Pets in landscape

Pets in landscape

When it comes to landscapes, domestic forces, in the form of dogs and cats, can be just as destructive as any force of nature. They dig and chew and leave a mess, and can generally be a nuisance. Rather than do away with the love and affection that also comes from pet ownership, why not plan your landscape with your furry friends in mind? Here are a few ideas.

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Eliminating Danger

First, educate yourself to poisonous plants. One misplaced African Wonder Tree or Aloe plant can spell disaster! Here is a  list from the ASPCA that includes both toxic and non-toxic plants that can be a problem for cats and dogs: http://www.aspca.org/pet-care/poison-control/plants/

Then, look for potential hazards to your pet’s safety. Many of these are the same as those we discussed for children in landscapes. Things like pool covers, and making sure fences are secure can go a long way to avoiding catastrophe and expensive vet bills for survivors.

Dividing Your Space

While you may want your dog to have the run of the yard, that may not be true all of the time. Creating a kennel, or enclosure for your animals is one solution. Most dogs will do fine with temporary confinement, provided the space is secure and large enough to give them room to run a bit. If the dog is sleeping out of doors, be sure to include a dog house, whether you choose a commercial model, or have one custom designed (we can do that too!) make sure it is adequate for the size of your animal and gives them shelter from the weather.

Another option is to allow the dog run of the main yard while installing fencing to protect decks, patios, outdoor kitchens and other “poop-free” entertaining zones for your enjoyment. That way, you can allow the dog into your personal space as you want.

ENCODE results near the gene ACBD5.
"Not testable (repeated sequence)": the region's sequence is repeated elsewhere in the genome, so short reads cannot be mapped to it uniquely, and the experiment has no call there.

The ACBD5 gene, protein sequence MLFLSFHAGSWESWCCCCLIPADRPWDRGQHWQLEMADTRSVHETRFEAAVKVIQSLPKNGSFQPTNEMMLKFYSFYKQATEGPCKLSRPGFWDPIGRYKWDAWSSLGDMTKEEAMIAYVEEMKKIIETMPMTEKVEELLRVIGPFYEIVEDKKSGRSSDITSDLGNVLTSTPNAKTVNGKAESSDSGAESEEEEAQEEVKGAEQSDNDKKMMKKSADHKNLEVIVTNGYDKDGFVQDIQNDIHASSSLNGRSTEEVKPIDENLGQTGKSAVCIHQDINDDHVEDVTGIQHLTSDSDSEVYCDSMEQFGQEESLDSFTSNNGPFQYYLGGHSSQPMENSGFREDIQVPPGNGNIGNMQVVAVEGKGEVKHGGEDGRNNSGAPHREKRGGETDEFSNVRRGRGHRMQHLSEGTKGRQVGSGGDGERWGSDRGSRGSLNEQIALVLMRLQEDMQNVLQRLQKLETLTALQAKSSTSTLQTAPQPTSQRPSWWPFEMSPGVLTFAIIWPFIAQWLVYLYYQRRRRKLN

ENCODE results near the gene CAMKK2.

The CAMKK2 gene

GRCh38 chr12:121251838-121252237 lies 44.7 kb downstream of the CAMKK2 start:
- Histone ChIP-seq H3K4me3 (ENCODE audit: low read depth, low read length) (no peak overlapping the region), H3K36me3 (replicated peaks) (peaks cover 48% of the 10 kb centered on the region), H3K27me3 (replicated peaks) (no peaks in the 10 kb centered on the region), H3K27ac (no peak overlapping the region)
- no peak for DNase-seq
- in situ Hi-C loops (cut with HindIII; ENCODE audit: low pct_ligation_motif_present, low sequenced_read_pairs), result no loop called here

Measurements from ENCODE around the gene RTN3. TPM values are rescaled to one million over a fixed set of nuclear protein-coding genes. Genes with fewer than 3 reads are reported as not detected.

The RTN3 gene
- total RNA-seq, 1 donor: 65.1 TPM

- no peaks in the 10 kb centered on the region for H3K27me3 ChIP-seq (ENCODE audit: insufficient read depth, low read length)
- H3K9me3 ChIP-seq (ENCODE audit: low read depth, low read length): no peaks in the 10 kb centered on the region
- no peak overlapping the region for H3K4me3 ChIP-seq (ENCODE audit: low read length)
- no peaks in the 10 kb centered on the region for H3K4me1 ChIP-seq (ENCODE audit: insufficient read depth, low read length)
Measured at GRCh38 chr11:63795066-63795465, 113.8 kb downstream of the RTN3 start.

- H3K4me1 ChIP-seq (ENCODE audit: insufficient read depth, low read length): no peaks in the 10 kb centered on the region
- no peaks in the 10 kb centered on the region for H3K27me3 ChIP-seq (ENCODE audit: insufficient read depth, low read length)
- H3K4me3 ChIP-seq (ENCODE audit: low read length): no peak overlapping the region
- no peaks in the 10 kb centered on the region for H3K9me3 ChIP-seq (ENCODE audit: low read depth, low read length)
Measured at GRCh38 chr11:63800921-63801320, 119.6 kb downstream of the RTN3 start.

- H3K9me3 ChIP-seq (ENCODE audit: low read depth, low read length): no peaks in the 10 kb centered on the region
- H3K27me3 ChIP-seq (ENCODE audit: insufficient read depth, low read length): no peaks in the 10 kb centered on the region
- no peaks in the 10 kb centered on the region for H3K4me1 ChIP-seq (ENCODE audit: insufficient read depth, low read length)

Protecting Plants

Cats and dogs both love to dig into soft, smelly earth. Cats are rather simple, keep the beds damp, which they hate, or add pelletized chicken manure to keep them out. Thorny rose bushes are also a good deterrent. For dogs, we earth, chicken manure and things that sting is seen more as a challenge than a solution, and may, in fact, encourage the behavior. Pepper and garlic deterrent sprays are available in many pet shops to spray on your bedding mulch, helping to remind Felix and Rover that the bed is not their playground.

For the ultimate deterrent, consider having an underground fence installed. These are built for both dogs and cats. A buried wire transmits a signal to a special collar, giving your animal a supersonic reminder whenever they attempt to cross the line. Many animals will not even need the fence to be on once they have been trained to accept it.

All in all, use common sense. If it seems like it might be a problem, ask a vet, or call us, we can help. With a few minor adjustments, most families happily share their outdoor spaces with animals.

 

  • ASPCA : Toxic and Non-Toxic Plants (katninetails.com)
  • What plants are toxic to cats? (cnn.com)
  • Suggest A Pet-Friendly Garden (supperpets.wordpress.com)
  • Pet Safety Tip: Avoid Poisonous Plants (absolutepetcare.wordpress.com)